Draeger and Ôtaki's statement is correct, but ... the statement does not say at all that there is no 'right' or 'wrong' in kata. What it says are a number of things, such as that it is LESS at matter of 'right' or 'wrong', in other words, 'right' or 'wrong' do exist, but that USUALLY is not the essence, meaning only in extreme cases it is really a matter of 'right' or 'wrong'. An example of this is ... 'ryôte-dori' in kime-no-kata. Uke instead of grabbing tori's hands, suddenly grabs a tennis ball from inside his jacket and throws it at the Kamiza. That is clearly wrong, but why is it wrong ? It is wrong because it violates both the principle and form of the kata.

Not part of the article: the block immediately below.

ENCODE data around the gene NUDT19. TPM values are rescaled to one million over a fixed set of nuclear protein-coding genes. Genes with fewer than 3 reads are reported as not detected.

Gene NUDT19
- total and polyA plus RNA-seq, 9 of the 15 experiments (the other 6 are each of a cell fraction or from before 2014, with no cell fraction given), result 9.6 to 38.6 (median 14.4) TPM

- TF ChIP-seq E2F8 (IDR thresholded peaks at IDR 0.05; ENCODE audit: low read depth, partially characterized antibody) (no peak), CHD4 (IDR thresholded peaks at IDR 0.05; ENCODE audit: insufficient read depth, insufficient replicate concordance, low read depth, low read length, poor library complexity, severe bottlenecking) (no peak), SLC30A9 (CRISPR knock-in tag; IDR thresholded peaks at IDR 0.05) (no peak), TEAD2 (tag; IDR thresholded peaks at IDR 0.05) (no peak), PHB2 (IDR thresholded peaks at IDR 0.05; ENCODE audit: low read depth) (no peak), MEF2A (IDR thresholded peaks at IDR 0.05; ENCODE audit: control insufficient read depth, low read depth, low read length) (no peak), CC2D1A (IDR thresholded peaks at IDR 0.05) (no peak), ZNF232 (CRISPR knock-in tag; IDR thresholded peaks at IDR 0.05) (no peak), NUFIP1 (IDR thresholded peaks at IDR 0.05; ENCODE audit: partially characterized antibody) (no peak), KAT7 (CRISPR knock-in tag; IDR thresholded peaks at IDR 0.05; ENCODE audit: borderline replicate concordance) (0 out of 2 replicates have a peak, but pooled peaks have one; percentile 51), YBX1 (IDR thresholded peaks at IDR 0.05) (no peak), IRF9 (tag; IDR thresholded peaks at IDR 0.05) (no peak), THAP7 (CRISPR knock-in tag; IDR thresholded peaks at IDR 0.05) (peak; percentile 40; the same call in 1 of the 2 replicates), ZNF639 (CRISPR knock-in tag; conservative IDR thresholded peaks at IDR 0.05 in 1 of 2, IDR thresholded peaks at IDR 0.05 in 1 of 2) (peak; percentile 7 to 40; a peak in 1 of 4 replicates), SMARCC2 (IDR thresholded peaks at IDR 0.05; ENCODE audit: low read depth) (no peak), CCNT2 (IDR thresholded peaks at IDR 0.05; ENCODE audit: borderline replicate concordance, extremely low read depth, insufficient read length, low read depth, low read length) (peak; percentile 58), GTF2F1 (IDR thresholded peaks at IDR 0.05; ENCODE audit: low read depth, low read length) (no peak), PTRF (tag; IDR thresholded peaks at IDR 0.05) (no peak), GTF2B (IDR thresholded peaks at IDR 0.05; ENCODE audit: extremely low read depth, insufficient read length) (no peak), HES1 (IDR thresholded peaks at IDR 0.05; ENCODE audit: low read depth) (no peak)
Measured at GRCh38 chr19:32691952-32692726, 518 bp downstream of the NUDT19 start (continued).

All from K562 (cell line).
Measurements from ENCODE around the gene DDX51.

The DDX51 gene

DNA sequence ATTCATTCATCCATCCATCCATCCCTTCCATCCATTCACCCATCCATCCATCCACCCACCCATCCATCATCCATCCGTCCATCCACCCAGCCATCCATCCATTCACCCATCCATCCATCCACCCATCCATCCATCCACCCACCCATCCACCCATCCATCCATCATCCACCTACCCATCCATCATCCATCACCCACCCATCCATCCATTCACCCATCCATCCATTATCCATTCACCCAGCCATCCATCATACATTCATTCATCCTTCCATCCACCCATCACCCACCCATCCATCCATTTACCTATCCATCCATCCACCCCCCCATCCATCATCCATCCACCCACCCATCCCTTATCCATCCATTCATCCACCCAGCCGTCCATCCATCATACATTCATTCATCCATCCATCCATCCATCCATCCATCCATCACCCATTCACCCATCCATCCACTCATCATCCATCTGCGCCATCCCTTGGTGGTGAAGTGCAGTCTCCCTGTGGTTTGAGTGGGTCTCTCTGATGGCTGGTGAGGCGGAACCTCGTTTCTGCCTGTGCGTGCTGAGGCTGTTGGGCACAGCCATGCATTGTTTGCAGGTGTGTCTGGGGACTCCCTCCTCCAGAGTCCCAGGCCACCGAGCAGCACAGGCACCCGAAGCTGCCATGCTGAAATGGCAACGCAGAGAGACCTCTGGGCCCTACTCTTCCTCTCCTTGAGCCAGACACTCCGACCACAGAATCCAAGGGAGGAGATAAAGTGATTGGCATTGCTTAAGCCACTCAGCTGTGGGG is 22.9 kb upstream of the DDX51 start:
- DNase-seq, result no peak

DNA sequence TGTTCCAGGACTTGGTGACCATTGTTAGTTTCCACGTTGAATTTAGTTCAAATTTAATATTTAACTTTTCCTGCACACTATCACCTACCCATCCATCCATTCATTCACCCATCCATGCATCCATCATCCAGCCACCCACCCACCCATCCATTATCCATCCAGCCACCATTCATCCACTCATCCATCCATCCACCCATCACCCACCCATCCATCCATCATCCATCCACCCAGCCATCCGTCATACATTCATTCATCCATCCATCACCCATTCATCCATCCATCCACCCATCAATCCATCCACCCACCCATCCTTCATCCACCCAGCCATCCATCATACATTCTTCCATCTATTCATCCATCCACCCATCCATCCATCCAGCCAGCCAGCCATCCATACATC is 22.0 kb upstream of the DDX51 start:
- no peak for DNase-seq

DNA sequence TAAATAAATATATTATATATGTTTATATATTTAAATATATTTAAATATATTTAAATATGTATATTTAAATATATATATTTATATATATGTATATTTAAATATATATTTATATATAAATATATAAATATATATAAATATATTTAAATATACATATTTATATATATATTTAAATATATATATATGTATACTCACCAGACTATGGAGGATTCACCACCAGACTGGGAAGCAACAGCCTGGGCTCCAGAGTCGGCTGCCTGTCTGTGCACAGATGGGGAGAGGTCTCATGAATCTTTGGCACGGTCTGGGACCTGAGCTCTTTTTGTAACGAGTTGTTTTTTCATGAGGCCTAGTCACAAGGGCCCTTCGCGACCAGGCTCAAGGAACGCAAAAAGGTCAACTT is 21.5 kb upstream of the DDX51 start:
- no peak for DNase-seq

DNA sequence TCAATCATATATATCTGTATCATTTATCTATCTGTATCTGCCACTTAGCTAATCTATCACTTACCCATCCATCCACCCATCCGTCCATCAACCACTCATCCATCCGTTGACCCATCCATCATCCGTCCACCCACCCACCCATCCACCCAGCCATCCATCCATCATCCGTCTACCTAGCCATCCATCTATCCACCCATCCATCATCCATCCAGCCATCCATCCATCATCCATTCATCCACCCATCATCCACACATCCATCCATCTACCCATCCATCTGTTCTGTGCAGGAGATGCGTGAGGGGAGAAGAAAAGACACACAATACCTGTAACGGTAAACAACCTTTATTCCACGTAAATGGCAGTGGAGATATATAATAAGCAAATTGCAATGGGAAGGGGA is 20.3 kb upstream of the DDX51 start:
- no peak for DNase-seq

On the other hand, something that is not a violation of either form or principle would be in Kôdôkan goshinjutsu, morote-tsuki whether tori either crosses or does not cross the hands. This has been changed back and forth. In the old days we crossed, then around 1993 we suddenly couldn't cross anymore, then in 2008 or so Fukushima taught it at the Kôdôkan to my surprise crossed his hands, which nobody had done in 2 decades. When I asked him about this he pretended that this was the new way, and not crossing was the old way. I told him he was bullshittng people and that this was re-iplementing the former way. I thought ... well, let's do this the smart way, and I caught Abe Ichirô at some point at the 6th floor because of the size of the group it had been split over the several dôjô. Abe-sensei had not been present when Fukushima was teaching this morote-tsuki, which was excellent. So, I walked up to him and asked him about it making sure I did not first say how Fukushima did it, and I said "sensei, I apologize, but I am somewhat confused, could you please, tell me how the position of tori's hands is in morote-tsuki ?" Abe-sensei explained to me that it was hands parallel. To make sure there was no misunderstanding, I repeated what he said and added "so, it is not hands crossed ?" and he confirmed that. Only then I added "well, you know sensei, this is exactly what I thought, but you do realize that Mr. Fukushima here is teaching it the exact opposite ?" Abe-sensei shook his head and walked away. So, that day all the Westerners were carrying out morote-tsuki with their hands crossed whereas I was performing it with my hands parallel leaving Mr. Fukushima sufficient room and space to go F*** himself if he wanted to. But it is these sorts of right/wrong and then linked to passing/failing a dan-rank exam or winning/losing a medal that has caused so many people to justifiably have a disgust of jûdô kata, and that is sad, very sad.